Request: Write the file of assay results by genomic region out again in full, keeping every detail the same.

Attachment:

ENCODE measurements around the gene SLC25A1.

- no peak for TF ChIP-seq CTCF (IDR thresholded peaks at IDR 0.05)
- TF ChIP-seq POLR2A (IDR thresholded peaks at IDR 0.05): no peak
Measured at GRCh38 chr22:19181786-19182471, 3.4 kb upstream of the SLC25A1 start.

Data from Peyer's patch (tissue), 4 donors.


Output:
ENCODE measurements around the gene SLC25A1.

- no peak for TF ChIP-seq CTCF (IDR thresholded peaks at IDR 0.05)
- TF ChIP-seq POLR2A (IDR thresholded peaks at IDR 0.05): no peak
Measured at GRCh38 chr22:19181786-19182471, 3.4 kb upstream of the SLC25A1 start.

Data from Peyer's patch (tissue), 4 donors.